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If you could ask Peter Karbe one question...


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Here goes - questions and answers edited for clarity or length - the first four are "compilations" from similar questions: I) Production and availability of the 35mm APO-Summicron-M ASPH - production is slow because of many things. The pandemic still being one (availability of parts). others being: working with 10 very small elements, in a very small, tight-tolerance mount; some of the glass used to achieve the APO performance is hard to work with (softer glass, needs careful handling and p

What? He didn't say "I'm wide open to it..."? A bit of a slip up there Mr Karbe!!

It seems to me that You are the right person to keep the secrets that Karbe tells. 

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7 minutes ago, Jeff S said:

Even though I don’t use 24mm M lenses, I’d be curious about the future of the focal length within the M line (none in current production) and the philosophy/reason for its absence (sales volume or other?)...

Years ago Erwin Puts wrote about the 24mm "hole" between 21 and 28mm lenses. I never felt there was a hole there at all, but it's a good question for those who feel the hole is there.
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1 hour ago, Steven said:

The 35APO is, objectively speaking, so small and light already. I fear it would be insulting to him to assume he failed at bringing optical perfection in a sufficiently tiny package....

Good question though. The 35/2 apo is big compared to 35/2 v1 to v4 lenses. Another similar question could be do you expect letting Cosina make the small lenses Leica decided not to make anymore? A bit harsh perhaps... ;)

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4 minutes ago, evikne said:

It is still huge compared to the 35mm Summicron v4 …

But I guess I have to realize that the time for really small and neat lenses is history.

Out of nowhere, Leica has had the extreme luck of seeing a whole new market open up to them. A totally new paradigm: reissues of old lenses. 
 

Basically, they can continue to develop new ground breaking lenses while, in parallel, reissue old lenses. Two markets, a doubling of their own market. Quite incredible.

We will end up seeing reissues of the Summicron V1, V4, then maybe V2, then the Lux pre-asph while also seeing a summicron APO-asph-3...

 

 

 

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9 minutes ago, Capuccino-Muffin said:

Out of nowhere, Leica has had the extreme luck of seeing a whole new market open up to them. A totally new paradigm: reissues of old lenses.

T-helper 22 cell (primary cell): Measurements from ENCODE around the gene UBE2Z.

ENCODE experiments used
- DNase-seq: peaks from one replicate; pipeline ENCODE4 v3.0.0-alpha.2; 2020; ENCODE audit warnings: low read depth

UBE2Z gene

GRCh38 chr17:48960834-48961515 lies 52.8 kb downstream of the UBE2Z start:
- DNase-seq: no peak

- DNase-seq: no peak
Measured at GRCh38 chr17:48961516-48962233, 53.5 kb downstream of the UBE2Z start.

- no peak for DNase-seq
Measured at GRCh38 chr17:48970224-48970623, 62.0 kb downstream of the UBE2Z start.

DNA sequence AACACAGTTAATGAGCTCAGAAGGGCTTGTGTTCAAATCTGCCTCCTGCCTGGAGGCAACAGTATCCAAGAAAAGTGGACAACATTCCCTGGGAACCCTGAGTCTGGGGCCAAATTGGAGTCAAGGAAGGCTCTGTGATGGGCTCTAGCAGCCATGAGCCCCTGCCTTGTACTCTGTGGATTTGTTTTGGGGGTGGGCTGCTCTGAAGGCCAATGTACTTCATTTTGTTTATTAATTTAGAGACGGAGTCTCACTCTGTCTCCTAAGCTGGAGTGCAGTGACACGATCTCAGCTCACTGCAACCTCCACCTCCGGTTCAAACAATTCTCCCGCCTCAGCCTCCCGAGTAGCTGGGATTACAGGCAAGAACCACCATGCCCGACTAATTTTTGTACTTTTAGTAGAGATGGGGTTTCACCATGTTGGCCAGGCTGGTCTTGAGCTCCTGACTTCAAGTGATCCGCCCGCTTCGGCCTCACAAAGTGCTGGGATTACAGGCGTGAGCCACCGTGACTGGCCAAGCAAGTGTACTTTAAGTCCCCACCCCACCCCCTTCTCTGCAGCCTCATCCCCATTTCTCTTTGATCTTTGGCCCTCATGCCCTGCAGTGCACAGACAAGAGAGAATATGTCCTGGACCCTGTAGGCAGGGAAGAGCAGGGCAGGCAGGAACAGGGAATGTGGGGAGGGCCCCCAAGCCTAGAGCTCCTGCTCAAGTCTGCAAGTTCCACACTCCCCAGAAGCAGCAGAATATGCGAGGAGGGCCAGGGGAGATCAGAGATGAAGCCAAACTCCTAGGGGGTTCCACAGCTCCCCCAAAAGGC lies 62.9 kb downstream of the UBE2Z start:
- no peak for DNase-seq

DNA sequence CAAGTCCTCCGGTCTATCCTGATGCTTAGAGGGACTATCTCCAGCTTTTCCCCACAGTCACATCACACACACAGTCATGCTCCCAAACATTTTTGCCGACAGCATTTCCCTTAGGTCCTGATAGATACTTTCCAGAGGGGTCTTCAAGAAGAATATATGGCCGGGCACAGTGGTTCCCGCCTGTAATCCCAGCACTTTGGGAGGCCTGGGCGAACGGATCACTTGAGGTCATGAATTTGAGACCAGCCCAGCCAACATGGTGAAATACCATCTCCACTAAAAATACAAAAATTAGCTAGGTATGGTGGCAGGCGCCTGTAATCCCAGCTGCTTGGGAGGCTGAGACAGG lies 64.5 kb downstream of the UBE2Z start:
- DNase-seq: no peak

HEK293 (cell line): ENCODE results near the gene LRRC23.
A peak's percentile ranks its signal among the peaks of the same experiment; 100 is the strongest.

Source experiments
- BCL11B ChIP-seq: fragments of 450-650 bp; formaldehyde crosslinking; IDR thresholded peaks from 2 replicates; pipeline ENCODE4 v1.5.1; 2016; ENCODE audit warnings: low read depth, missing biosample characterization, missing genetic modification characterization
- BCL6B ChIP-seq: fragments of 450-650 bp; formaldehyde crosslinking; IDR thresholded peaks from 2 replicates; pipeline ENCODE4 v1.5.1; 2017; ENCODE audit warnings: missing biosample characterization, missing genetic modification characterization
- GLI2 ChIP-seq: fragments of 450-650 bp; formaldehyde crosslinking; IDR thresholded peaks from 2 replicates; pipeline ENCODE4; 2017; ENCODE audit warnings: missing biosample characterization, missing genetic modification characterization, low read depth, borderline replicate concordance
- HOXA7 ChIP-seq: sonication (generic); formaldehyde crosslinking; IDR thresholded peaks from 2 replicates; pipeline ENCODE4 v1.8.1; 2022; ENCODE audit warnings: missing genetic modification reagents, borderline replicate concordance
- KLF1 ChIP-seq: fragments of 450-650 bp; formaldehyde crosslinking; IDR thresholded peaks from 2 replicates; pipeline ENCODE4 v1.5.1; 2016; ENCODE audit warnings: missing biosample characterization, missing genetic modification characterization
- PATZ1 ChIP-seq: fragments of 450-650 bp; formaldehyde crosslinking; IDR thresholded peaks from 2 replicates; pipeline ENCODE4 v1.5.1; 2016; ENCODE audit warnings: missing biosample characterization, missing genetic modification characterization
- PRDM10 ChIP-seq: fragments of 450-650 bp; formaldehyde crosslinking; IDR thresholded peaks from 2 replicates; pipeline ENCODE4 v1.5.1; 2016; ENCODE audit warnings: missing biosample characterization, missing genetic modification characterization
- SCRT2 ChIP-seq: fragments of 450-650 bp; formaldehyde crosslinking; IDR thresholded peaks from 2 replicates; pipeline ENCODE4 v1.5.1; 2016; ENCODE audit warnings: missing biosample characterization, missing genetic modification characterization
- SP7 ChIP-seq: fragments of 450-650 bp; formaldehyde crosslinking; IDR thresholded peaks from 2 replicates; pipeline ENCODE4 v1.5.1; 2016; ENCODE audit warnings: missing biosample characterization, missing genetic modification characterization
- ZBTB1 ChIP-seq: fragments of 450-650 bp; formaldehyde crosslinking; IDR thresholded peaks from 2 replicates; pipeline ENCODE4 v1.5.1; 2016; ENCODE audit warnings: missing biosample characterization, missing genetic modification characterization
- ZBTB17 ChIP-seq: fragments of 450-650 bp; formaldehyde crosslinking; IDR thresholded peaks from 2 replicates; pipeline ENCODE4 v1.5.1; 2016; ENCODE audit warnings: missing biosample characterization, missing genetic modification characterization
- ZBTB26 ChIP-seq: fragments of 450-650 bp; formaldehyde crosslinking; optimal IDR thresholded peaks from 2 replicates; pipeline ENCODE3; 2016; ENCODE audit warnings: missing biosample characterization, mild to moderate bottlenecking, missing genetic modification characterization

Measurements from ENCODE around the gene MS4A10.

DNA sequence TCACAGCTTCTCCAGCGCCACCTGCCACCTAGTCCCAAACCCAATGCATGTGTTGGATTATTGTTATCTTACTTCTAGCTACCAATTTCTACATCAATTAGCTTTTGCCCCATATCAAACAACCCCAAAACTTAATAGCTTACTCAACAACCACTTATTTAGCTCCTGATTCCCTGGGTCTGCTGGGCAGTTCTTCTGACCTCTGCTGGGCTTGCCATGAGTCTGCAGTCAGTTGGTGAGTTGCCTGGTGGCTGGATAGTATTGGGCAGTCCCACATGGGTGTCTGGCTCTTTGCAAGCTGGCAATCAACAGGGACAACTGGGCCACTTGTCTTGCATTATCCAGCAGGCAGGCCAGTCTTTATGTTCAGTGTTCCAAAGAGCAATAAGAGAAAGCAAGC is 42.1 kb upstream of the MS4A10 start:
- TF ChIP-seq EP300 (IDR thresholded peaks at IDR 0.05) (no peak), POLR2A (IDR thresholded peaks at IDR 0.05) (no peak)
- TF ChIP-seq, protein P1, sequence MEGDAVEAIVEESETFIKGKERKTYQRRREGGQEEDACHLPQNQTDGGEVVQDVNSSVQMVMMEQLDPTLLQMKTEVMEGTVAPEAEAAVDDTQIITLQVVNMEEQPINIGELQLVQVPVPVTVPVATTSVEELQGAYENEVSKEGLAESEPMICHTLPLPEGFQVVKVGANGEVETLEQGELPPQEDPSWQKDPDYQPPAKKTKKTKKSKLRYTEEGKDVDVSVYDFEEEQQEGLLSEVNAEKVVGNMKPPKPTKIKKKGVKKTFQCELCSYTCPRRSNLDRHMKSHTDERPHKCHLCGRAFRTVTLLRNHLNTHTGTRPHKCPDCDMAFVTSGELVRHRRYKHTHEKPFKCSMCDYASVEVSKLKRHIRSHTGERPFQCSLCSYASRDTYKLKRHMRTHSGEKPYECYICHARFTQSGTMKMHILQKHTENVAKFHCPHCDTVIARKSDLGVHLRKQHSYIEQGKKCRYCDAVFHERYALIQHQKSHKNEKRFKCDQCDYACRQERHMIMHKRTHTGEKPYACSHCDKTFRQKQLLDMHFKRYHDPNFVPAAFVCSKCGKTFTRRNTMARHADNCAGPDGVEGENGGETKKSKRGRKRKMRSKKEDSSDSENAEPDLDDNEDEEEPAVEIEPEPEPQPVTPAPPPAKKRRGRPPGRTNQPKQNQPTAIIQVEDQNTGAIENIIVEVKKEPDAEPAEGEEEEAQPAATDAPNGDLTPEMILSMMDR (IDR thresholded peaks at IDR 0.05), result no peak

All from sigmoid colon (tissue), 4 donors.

Basically, they can continue to develop new ground breaking lenses while, in parallel, reissue old lenses. Two markets, a doubling of their own market. Quite incredible.

We will end up seeing reissues of the Summicron V1, V4, then maybe V2, then the Lux pre-asph while also seeing a summicron APO-asph-3...

Actually I don't want "reissues", but new lenses, built as good as it gets with modern knowledge and technology, without making them bigger. The reissues so far have been mostly luxury objects out of reach for "ordinary" users. I just want small, reasonably priced everyday lenses.

But of course I can stick to my old lenses (or buy Voigtländer). 

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16 minutes ago, evikne said:

The reissues so far have been mostly luxury objects out of reach for "ordinary" users.

The Summaron is one of their cheapest lenses. It was when it was released anyway. But why luxury? They are just lenses like any other.

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Posted (edited)

The one question I would ask is in bold below. The others would be backups :)

Maybe to bypass the new product question by making it a hypothetical:

  • Would designing a 28mm APO M lens with a 30cm MFD be more challenging than it was for the 35 APO M?

Some others:

  • If you could go back in time and change one thing about one lens you designed, what would it be?
  • From all the lenses you have designed, which are you most proud of and which is your favorite to use?
  • What M lens from another designer are you secretly jealous of?
  • What current lens design challenge do you most hope future technology will solve?